Tootsie Roll CEO dies, still working at 95
Melvin Gordon, who led Tootsie Roll Industries Inc. for more than five decades, has died at age 95.
Gordon, the company’s chairman and CEO, died Tuesday in Boston after a brief illness, said Brooke Vane, a spokeswoman for the company’s public relations firm. Gordon ran the Chicago-based confectioner for 53 years, overseeing the manufacture of 64 million Tootsie Rolls a day and other favorites including Junior Mints, Charleston Chews and Tootsie Pops.
Gordon worked a full schedule until last month, the company said.
He celebrated the Tootsie Roll’s 100th anniversary in 1996 by touring the Chicago factory with an Associated Press reporter. He scooped up one of the warm, gooey candies from the assembly line and tasted it, saying: “There’s nothing like a hot Tootsie Roll.”
He boasted that Tootsie Rolls were almost indestructible.
“Nothing can happen to a Tootsie Roll. We have some that were made in 1938 that we still eat,” Gordon told the AP in 1996. “If you can’t bite it when it’s that old, you certainly can lick it.”
Tootsie Rolls were invented in 1896 by New York City candy maker Leo Hirshfield, who named it for his 5-year-old daughter, Clara, his little Tootsie.
Tootsie Pops, which are lollipops with Tootsie Roll centers, have been around for more than 80 years. A 1970 TV commercial posed the question: “How many licks does it take to get to the center of a Tootsie Pop?” The company says on its website that it’s received 20,000 letters from children claiming to have solved the mystery, and the gimmick has migrated to social media, where a bespectacled character named Mr. Owl tweets the question.
Tootsie Roll has been listed on the New York Stock Exchange since 1922. Gordon married into the business in 1950 when he wed Ellen Rubin, whose father, William Rubin, was president of Sweets Co. Of America. Gordon changed the company’s name to Tootsie Roll in 1966.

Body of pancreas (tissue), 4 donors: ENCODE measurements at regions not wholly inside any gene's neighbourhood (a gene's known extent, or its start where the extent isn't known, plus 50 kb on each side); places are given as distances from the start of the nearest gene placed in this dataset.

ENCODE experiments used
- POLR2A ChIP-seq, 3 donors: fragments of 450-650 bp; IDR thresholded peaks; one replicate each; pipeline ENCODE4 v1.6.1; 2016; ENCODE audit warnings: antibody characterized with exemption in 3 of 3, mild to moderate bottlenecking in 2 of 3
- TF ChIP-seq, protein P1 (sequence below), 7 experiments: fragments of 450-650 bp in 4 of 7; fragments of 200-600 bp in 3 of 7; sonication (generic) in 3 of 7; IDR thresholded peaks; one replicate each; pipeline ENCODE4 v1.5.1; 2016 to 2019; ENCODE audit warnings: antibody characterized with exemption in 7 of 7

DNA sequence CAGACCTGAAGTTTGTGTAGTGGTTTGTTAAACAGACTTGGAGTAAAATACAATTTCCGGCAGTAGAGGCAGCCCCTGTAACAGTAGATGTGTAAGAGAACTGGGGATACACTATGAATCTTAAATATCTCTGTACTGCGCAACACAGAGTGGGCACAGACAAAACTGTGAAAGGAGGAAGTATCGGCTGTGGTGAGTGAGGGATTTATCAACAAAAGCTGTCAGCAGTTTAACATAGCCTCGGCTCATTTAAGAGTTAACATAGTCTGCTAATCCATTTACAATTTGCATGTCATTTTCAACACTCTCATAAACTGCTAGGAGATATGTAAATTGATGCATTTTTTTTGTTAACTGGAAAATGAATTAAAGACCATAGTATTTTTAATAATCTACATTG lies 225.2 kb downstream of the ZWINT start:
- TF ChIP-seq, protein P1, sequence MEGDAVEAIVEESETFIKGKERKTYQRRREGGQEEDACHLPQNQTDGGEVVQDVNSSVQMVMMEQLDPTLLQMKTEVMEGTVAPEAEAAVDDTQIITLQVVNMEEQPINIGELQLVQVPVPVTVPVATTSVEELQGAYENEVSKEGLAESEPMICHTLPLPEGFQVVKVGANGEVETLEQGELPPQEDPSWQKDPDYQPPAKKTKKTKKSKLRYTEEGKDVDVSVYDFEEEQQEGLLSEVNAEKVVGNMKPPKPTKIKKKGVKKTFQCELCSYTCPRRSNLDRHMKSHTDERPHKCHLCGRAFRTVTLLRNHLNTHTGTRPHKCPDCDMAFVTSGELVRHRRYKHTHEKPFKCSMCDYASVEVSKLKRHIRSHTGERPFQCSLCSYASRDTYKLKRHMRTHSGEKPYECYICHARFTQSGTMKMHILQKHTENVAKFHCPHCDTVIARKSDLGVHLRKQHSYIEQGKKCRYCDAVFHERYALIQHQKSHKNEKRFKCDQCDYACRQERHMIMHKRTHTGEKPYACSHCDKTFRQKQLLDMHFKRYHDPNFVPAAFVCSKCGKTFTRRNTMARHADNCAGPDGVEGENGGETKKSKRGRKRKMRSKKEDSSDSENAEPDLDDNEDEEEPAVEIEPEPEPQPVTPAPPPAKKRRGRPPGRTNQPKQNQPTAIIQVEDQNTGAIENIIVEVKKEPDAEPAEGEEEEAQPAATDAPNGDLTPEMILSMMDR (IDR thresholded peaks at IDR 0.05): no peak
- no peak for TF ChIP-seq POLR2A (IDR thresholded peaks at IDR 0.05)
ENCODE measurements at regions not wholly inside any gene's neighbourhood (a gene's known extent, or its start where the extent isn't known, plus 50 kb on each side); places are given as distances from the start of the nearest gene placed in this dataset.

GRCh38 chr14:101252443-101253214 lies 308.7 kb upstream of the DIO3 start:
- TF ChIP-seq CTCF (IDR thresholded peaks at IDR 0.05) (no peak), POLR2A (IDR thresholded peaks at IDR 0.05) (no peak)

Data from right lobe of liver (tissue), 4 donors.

Gordon’s wife of 65 years, Ellen Gordon, has been named chairman and CEO by its board, the company said Wednesday. She has been company president and chief operating officer.
“Melvin’s life represented the very highest values in business, wisdom, generosity, and integrity. Tootsie Roll has seen great growth and success during his time as Chairman,” Ellen Gordon said in a statement.
Abraham Lincoln’s hair sold at auction for $25,000
A lock of Abraham Lincoln’s hair has sold at a Dallas auction for $25,000.
The lock of hair was among about 300 items that belonged to Fort Worth, Texas history buff Donald Dow and is considered one of the best private Lincoln memorabilia collections known to exist, according to Heritage Auction officials.
The identities of buyers were not available.
Dow, a late Fort Worth art gallery owner, built the collection over five decades, beginning in 1963 with the purchase of a box of books, according to his son Greg Dow, who is selling the collection. The elder Dow died in 2009.
“He started collecting because of his interest in the Civil War and military history,” Greg Dow said before the auction. “But then he became interested in Lincoln and the assassination.”
The lock of hair was snipped by Joseph Barnes, the Surgeon General, shortly after Lincoln was shot by John Wilkes Booth in Washington on Good Friday 1865. He died the next day.
The Dow collection fetched $803,889 in total at the auction, double what had been expected.
Other items included a letter by Booth, which went for $30,000, while a collector paid $6,000 for clipping of bloodstained linen taken from Lincoln’s death bed.
Booth’s arrest warrant was sold for $21,250 and a set of four paintings said to be displaying Booth’s mummified remains were bought for $30,000.
“The public was so disgusted by Booth’s atrocity that most all letters, signatures and documents mentioning him were destroyed after Lincoln’s death, making any that survive 150 years later exceedingly rare and valuable,” said Don Ackerman, Consignment Director for Historical Americana at Heritage Auctions, which conducted the latest sale.
Ever since the assassination of Lincoln there has been a flourishing industry in memorabilia which has included several other locks of hair which were snipped by an array of surgeons who rushed to the house where Lincoln was taken after being shot.
Locks of hair were put into lockets, embossed leather cases and even a small gold box.
In recent years they have fetched between $12,000 and $25,000 when they have been put up for sale.